Widnes manager Michael Ellison labelled their defeat away to City of Liverpool as a ‘bad day for himself and the club’.
Three second-half goals, including a Nathan Burke penalty, added gloss on a comfortable result in an overall drab game.
Widnes were lacklustre in their approach from the first minute and failed to put the hosts under any strain throughout the course of the competition.
“Where do I start? I’m the manager I take responsibility, of course, but we were second best from the first whistle,” he said speaking to Off The Park.
“I said to the lads before we were outplayed – that can happen against good sides, these are a good side, got a good squad. To get outfought and outworked, that’s tough to take, away from home in a derby, that wasn’t a performance I was expecting.
“The last two performances were decent, we got a win then we should’ve got something, if not a win against Witton, there was moments in the game where we switched off. There were no moments, it was 90 minutes and I don’t think we got a foothold in the game, credit to them.”
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Ste Milne was felled twice in the penalty area and Purps captain, Burke, made no mistake from 12 yards in both halves as James Steele and Michael Simpson got themselves on the score sheet.
For Ellison, it was an unhappy return to his former club after he lost his job as manager and subsequently replaced by Paul McNally in August.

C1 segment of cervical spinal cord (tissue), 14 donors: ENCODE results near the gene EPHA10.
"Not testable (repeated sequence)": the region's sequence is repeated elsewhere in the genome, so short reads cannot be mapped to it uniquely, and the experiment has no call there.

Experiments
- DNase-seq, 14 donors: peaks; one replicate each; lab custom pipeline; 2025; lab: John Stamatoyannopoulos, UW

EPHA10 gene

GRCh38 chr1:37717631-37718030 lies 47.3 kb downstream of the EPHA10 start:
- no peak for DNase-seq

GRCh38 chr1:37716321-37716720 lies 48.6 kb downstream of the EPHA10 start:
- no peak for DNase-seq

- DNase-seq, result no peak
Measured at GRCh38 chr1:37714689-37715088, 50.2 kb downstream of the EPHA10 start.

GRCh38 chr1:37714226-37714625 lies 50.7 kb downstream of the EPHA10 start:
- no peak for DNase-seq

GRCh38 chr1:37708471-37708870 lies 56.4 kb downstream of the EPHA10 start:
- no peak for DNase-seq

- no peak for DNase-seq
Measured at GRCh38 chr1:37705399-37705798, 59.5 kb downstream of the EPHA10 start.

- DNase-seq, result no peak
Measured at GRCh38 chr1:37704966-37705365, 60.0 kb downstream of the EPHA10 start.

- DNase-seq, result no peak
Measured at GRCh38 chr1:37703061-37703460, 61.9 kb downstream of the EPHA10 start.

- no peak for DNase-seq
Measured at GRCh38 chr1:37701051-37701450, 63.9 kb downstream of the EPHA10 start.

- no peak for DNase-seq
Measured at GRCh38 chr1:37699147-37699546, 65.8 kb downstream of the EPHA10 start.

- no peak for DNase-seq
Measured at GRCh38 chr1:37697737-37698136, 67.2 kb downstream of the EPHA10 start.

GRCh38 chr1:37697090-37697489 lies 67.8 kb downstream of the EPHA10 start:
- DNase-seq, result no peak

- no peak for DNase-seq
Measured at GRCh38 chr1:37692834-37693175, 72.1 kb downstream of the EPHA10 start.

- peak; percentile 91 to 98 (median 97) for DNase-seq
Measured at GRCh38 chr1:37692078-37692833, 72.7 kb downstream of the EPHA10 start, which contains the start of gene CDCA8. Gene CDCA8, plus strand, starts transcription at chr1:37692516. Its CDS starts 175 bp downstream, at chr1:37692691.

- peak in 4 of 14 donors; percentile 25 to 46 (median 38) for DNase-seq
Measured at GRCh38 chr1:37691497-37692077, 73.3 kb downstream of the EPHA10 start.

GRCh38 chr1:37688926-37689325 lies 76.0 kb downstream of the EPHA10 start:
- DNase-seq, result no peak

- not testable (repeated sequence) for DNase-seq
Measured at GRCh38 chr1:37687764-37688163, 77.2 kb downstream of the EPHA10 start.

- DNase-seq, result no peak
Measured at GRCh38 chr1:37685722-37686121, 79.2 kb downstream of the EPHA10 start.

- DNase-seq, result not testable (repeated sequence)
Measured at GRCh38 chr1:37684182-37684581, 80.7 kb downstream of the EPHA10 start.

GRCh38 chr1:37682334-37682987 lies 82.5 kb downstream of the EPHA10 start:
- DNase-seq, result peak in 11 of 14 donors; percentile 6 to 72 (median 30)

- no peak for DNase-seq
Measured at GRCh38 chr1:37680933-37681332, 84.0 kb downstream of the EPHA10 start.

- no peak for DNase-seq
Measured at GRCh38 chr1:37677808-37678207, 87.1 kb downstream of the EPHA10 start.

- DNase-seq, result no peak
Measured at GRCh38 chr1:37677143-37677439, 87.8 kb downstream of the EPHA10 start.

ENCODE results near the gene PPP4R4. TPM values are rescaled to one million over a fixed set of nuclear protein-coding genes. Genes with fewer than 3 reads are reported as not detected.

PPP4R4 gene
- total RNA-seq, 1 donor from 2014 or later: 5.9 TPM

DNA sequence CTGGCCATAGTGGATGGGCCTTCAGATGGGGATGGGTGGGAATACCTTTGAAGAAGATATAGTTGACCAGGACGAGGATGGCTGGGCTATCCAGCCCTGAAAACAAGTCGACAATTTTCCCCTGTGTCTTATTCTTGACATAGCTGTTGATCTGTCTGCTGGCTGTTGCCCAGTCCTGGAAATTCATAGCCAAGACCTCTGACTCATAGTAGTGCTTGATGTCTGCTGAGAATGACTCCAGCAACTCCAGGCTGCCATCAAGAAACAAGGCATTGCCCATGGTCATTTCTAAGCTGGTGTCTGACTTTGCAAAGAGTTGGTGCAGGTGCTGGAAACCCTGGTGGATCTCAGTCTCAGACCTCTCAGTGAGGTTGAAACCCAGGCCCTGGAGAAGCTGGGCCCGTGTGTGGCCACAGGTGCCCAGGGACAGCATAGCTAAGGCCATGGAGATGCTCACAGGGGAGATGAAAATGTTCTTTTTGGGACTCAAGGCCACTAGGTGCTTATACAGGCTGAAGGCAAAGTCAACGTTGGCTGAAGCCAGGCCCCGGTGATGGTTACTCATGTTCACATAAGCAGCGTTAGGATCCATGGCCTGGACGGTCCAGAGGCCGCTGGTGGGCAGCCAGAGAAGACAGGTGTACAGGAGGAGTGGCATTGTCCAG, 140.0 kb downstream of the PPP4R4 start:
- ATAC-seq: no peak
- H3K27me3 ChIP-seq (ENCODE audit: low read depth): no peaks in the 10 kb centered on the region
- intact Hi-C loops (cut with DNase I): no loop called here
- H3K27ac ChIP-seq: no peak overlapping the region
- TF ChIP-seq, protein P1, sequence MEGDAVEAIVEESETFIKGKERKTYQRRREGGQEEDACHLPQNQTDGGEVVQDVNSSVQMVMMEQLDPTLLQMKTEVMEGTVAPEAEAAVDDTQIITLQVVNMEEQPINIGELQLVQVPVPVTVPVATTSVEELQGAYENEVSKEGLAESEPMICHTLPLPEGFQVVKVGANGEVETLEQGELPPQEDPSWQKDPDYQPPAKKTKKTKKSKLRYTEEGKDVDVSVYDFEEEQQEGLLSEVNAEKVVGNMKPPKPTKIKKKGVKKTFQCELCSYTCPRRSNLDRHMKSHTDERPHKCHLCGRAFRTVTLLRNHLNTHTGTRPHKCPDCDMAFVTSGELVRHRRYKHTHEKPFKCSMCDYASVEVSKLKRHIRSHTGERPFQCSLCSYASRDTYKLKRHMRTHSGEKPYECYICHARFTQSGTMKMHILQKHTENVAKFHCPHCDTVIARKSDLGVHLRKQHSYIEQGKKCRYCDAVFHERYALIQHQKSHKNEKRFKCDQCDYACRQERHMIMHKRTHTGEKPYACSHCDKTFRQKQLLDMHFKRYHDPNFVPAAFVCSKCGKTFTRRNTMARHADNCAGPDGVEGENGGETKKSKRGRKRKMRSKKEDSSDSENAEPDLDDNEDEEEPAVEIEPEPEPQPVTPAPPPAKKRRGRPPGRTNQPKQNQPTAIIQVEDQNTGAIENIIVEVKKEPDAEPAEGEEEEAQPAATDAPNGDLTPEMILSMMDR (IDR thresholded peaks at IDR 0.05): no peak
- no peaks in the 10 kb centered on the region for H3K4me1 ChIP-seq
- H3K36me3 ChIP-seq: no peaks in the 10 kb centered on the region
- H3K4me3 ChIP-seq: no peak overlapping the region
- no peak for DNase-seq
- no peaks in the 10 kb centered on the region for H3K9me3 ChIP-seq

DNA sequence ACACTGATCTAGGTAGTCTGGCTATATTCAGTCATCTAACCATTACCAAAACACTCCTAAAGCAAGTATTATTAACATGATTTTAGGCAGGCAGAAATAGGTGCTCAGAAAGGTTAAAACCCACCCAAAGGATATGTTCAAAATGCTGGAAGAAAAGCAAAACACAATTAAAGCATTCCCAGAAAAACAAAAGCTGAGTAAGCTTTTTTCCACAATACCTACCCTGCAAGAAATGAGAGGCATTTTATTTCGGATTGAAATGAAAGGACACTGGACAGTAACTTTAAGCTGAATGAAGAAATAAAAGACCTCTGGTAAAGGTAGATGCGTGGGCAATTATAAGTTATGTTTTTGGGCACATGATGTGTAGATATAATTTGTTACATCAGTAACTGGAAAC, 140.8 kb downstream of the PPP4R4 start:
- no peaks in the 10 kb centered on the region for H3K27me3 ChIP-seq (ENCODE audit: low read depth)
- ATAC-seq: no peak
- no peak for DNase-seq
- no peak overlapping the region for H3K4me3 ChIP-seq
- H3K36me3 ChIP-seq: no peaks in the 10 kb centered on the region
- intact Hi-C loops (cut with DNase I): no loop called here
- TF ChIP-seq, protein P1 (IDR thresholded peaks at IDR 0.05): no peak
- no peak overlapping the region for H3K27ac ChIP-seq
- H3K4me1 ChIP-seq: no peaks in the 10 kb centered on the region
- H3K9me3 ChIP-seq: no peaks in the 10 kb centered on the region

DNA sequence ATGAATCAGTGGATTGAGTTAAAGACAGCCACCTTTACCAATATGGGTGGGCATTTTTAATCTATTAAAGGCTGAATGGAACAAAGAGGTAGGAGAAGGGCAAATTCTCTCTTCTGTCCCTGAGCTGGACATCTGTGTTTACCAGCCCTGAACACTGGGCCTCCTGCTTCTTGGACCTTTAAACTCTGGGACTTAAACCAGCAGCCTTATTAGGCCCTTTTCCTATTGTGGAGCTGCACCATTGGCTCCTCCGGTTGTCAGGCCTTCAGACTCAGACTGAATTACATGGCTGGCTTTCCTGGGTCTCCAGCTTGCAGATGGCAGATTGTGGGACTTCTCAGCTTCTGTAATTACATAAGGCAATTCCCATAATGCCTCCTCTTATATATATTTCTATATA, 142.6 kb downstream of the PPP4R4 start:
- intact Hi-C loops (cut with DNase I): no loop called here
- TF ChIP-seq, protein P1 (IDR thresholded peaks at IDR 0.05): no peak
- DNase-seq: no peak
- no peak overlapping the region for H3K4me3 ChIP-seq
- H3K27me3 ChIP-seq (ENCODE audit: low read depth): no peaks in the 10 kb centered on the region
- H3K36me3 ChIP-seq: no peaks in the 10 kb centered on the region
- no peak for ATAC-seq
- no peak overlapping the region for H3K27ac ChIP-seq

He added: “[We were] Out everything, outfought, outworked, outran and they had more quality it’s as simple as that. I said to the lads in there, teams can have more quality than you – that can happen, you play a lot of teams in this league with quality all over the place – but you’ve got to defend better than that.
“The four goals are all really poor and they’ve not had to work hard for it have they? Let’s be honest, for anyone who’s seen it the two penalties are appalling, I’m not sure of the first one but the second one is stonewall, just on our heels.
“We give the ball away in midfield under no pressure and when they broke, we broke in numbers and we didn’t track them, couldn’t track them. A real, real bad day for me, bad day for the football club and my management team, does it hurt the players? I’m not so sure.
“It can’t get any worse for one, behind the scenes we’re working our absolute nuts off to try and recruit, bring lads in and we’ll have to continue doing that. If any of the lads want to stay here and fight, they’re going to have to do a lot better than that otherwise personnel will have to change.”